The final ingredient in this concoction is the lioness seen moving into view at the bottom right-hand corner: whether or not this is another montage, or part of the original photo, it plays a back-up role in the multi-layered but entirely one-track construction of meaning. The "Natural strength and elegance ready to conquer the horizon" of the bottom caption are represented initially by the woman, a connotation drawing on an ideological seam that stretches from the idea of the ‘noble savage’ to Leni Riefenstahl’s African portraits of the 1960s. In case the concept needs underlining, the lioness is there to reinforce it – woman and lioness are both portrayed as proud natural beings, with elegance and strength. But of course it is the bracelet that is the ultimate destination for these meanings.

Similarly, the connotations of something timeless and ancient in the upper caption – "Mémoires de Femmes. Mémoire du Monde" – are first of all embodied in the woman, whose stepping towards the horizon suggests the movement of ‘Lucy’, the nominal ancestor of humankind: the origins of our species are evoked. Again, these connotations are drawn through the layers of the image (Africa; woman; bracelet) onto the product. For what is the implied content of the memories of women, the memory of the world? Adornment. The message is that jewellery is ‘native’ to the human species, part of womanhood, part of our primal past.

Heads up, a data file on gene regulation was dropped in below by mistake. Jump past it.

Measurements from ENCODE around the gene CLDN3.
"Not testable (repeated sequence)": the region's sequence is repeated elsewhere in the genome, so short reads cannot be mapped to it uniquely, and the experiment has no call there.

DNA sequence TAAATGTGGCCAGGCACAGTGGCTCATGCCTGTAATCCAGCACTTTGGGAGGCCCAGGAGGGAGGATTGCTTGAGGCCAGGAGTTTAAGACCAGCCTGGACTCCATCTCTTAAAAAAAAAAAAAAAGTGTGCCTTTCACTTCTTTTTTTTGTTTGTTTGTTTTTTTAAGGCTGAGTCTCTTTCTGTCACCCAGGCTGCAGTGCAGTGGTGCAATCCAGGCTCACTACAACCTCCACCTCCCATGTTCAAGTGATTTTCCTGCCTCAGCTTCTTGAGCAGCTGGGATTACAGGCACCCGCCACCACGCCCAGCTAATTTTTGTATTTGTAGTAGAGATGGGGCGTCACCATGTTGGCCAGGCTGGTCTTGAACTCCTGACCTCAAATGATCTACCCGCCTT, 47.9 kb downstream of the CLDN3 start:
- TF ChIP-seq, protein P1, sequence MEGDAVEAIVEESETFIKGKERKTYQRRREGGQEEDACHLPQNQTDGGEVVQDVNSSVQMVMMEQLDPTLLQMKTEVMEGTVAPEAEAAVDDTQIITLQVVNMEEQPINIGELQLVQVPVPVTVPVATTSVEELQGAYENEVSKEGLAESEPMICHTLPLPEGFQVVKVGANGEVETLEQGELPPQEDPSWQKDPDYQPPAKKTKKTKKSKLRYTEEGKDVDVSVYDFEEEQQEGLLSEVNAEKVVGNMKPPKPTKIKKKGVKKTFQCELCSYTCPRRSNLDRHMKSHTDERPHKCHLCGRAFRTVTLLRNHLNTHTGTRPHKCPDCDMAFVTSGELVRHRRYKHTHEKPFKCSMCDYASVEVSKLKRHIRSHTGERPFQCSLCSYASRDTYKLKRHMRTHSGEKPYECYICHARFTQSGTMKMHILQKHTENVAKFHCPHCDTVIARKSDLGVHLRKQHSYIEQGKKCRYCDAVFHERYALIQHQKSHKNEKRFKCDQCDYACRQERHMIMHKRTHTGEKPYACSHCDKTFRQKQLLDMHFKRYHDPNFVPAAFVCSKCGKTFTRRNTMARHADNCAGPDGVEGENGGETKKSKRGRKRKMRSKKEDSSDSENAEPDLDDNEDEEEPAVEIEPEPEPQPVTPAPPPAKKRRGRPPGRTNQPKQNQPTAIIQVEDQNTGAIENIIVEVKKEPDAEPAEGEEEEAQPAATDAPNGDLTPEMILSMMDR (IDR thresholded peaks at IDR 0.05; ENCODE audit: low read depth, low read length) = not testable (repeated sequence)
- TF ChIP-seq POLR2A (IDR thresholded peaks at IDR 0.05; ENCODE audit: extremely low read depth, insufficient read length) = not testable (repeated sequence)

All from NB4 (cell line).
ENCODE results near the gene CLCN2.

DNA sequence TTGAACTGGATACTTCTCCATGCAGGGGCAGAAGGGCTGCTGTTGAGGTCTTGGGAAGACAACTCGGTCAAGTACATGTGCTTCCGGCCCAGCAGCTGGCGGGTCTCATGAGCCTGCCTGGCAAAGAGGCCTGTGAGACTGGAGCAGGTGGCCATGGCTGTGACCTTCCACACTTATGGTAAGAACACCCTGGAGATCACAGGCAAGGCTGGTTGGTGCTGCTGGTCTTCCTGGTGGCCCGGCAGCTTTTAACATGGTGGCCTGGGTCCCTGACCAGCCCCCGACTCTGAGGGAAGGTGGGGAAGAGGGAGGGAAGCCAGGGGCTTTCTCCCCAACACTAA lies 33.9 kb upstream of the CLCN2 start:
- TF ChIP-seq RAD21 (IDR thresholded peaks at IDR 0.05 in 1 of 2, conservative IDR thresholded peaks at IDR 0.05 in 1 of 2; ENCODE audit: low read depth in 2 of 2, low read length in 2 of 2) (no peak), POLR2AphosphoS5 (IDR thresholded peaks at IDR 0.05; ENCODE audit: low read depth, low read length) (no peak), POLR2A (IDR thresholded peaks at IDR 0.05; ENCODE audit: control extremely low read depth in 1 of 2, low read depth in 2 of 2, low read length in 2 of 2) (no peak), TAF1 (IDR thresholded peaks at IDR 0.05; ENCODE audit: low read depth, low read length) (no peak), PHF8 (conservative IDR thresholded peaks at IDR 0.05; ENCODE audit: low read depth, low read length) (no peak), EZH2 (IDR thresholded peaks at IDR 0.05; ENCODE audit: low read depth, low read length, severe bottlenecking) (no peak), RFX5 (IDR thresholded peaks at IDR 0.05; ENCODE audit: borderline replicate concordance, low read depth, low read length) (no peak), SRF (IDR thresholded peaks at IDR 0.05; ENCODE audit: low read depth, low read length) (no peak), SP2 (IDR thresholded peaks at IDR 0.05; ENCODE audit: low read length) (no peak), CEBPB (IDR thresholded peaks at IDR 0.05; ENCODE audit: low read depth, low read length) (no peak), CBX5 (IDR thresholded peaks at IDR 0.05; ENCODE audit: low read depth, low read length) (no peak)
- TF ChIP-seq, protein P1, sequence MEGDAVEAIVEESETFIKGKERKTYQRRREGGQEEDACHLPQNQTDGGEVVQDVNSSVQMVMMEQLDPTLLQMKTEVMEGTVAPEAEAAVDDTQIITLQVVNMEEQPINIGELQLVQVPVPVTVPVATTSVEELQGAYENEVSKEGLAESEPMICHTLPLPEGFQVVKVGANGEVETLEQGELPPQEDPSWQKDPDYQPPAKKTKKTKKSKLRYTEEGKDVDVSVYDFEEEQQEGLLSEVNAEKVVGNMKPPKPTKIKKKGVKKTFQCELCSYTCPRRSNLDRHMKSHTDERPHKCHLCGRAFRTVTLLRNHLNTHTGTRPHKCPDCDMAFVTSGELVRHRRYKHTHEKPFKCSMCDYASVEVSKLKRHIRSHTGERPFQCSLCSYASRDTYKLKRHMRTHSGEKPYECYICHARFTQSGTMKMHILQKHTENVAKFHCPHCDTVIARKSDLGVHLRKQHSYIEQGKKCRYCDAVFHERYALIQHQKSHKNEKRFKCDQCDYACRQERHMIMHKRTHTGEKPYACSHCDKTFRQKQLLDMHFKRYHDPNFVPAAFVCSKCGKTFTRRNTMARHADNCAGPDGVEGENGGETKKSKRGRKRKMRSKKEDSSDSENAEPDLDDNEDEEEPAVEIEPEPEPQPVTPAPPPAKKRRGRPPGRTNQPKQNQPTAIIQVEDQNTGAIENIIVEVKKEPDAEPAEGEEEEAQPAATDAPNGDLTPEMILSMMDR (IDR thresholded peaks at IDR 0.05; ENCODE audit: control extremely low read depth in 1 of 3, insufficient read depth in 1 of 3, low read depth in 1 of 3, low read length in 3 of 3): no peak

All this is, it seems, the intended meaning of the ad. The connotations of African womanhood drawn on here are part of a very problematic ideology, as I have suggested; and yet the image itself poses a challenge to that ideology. For its most obvious meaning, which the various captions have failed to suppress, is that the bracelet is a giant burden. This bright symbol of Western wealth literally hangs on the back of the black woman, as if she must shoulder the weight of it, borne on a rope that looks crude and painful. Of course, the ad is not designed to be taken this way: its captions have attempted to ‘anchor’ (to use Barthes’ term) the visual elements to serve its own purpose. But this has backfired: everything the ad is trying to suggest positively, in its own terms (a universal, exotic, powerful ‘native’ woman, representing timeless adornment) is, quite literally, a drag on the figure who is its vehicle. In a way quite unintended by the advertisers, this image actually contains its own critique.

Other articles by Judith Williamson:

Other articles mentioning Leni Riefenstahl:

Other articles on photography from the 'Advertising' category »